COP28 ends with call to ‘transition away’ from fossil fuels; UN’s Guterres says phaseout is inevitable

Reacting to the adoption of the outcome document, UN chief António Guterres said mention of the world’s leading contributor to climate change comes after many years in which the discussion of this issue was blocked.

He stressed that the era of fossil fuels must end with justice and equity.

“To those who opposed a clear reference to a phaseout of fossil fuels in the COP28 text, I want to say that a fossil fuel phase out is inevitable whether they like it or not.  Let’s hope it doesn’t come too late”, he added.

The latest edition of the annual UN climate conference has been running in Dubai, the largest city in the United Arab Emirates, since 30 November. 

COP28 had been scheduled to close on Tuesday, but intense overnight negotiations over whether the outcome would include a call to “phasedown” or “phaseout” planet heating fossil fuels like oil, gas and coal – the main sticking point which pit climate advocates, and climate-vulnerable and small island countries against some larger nations – forced the conference into overtime.

‘The science is clear’

In his statement, Mr. Guterres said the science is clear in that limiting global heating to 1.5°C, one of the keystone targets set in the landmark 2025 the Paris Agreement, “will be impossible without the phase out of all fossil fuels”, and this is being recognized by a growing and diverse coalition of countries.

The negotiators at COP28 also agreed on commitments to triple renewables capacity and double energy efficiency by 2030 and made progress in relation to adaptation and finance.

Other progress was also made in relation to adaptation and finance, including – including the operationalization of the Loss and Damage Fund, even though financial commitments are very limited, according to the Secretary-General.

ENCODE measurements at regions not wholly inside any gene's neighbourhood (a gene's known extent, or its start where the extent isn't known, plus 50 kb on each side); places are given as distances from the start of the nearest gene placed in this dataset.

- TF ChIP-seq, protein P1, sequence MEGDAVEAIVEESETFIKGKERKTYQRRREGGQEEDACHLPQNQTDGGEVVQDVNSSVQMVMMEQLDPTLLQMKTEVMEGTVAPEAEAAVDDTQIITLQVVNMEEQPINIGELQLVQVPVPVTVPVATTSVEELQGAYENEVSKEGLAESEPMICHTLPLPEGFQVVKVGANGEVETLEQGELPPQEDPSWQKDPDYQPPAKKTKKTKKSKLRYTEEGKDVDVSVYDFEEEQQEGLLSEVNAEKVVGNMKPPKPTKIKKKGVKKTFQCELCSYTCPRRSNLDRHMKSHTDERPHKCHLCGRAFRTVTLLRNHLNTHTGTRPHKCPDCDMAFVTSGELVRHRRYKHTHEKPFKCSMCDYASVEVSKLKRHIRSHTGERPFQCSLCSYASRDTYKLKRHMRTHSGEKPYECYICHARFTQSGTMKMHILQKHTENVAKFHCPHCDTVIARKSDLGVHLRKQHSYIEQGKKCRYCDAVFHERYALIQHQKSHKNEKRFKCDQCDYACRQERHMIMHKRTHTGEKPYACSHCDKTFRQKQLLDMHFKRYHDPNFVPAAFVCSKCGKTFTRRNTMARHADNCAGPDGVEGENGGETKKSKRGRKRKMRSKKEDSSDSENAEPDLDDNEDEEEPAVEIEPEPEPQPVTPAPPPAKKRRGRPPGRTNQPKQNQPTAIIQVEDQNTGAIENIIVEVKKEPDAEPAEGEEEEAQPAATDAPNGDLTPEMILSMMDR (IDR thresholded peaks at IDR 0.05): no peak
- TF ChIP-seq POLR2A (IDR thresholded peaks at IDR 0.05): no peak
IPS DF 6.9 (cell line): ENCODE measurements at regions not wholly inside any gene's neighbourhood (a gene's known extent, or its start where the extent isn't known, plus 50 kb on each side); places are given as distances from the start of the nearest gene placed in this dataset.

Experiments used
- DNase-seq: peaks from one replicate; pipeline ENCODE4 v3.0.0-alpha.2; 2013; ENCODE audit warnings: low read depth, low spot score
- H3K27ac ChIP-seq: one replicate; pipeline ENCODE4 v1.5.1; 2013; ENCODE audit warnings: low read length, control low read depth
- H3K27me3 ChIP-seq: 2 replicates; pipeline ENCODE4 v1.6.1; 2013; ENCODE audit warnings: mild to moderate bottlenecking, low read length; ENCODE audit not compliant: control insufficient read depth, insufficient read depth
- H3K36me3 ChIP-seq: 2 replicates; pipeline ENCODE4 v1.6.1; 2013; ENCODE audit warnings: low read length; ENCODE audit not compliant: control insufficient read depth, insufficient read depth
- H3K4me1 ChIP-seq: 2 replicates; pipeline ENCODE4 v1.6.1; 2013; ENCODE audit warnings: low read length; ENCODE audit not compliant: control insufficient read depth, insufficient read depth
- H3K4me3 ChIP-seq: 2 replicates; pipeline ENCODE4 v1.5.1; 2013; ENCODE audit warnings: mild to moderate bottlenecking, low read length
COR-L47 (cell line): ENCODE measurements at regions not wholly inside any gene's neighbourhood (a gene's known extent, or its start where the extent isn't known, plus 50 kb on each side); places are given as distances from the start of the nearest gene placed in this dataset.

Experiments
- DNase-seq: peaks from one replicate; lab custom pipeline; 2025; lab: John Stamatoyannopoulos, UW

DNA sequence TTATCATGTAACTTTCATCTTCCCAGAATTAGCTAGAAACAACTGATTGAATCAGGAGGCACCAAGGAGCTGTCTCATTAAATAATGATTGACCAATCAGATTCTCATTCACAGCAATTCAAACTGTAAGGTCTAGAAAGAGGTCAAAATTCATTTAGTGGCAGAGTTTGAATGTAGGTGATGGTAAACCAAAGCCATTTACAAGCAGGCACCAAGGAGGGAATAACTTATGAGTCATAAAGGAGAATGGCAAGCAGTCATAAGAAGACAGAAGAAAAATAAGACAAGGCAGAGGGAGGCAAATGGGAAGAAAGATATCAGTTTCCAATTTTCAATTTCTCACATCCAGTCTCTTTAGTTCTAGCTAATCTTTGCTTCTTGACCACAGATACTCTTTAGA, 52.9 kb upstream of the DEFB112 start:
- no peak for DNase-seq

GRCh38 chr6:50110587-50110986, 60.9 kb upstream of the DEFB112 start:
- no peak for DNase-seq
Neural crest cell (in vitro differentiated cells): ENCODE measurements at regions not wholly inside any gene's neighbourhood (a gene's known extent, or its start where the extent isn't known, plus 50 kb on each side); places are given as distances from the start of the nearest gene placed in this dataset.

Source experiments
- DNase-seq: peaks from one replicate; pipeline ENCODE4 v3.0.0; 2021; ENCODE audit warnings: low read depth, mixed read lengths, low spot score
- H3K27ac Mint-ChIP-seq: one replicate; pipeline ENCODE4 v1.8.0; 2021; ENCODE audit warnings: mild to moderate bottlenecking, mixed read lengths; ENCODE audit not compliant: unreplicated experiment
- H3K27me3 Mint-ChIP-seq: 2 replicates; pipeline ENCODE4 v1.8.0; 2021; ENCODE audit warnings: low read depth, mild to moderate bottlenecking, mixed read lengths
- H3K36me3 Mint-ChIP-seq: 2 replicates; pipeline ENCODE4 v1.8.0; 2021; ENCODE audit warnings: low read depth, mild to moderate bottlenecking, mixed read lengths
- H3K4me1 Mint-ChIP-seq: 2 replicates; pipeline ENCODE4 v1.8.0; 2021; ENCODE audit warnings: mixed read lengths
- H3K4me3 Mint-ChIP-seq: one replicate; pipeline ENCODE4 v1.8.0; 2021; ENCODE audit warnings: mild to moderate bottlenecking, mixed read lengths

But the UN chief stressed that much more is needed to deliver climate justice to those on the frontlines of the crisis.

“Many vulnerable countries are drowning in debt and at risk of drowning in rising seas. It is time for a surge in finance, including for adaptation, loss and damage and reform of the international financial architecture.”

He said the world cannot afford “delays, indecision, or half measures” and insisted that “multilateralism remains humanity’s best hope.”

“It is essential to come together around real, practical and meaningful climate solutions that match the scale of the climate crisis.”

Mixed reactions

Despite multiple rounds of applause inside the plenary, not all delegations were pleased with the outcome of the climate talks. Civil society representative sand climate activists, as well as delegations from small island developing countries were visibly unhappy.

Just after the release of the final document, Harjeet Singh, head of global political strategy at Climate Action Network International told UN News: “After decades of evasion, COP28 finally cast a glaring spotlight on the real culprits of the climate crisis: fossil fuels. A long-overdue direction to move away from coal, oil, and gas has been set.”

“But the resolution is marred by loopholes that offer the fossil fuel industry numerous escape routes, relying on unproven, unsafe technologies.

Mr. Singh also pointed to what he saw as “hypocrisy of wealthy nations… as they continue to expand fossil fuel operations massively while merely paying lip service to the green transition.”

He underscored that developing countries still dependent on fossil fuels are left without robust guarantees for adequate financial support in their “urgent and equitable transition to renewable energy.”

“While this COP recognized the immense financial shortfall in tackling climate impacts, the final outcomes fall disappointingly short of compelling wealthy nations to fulfill their financial responsibilities,” he added.


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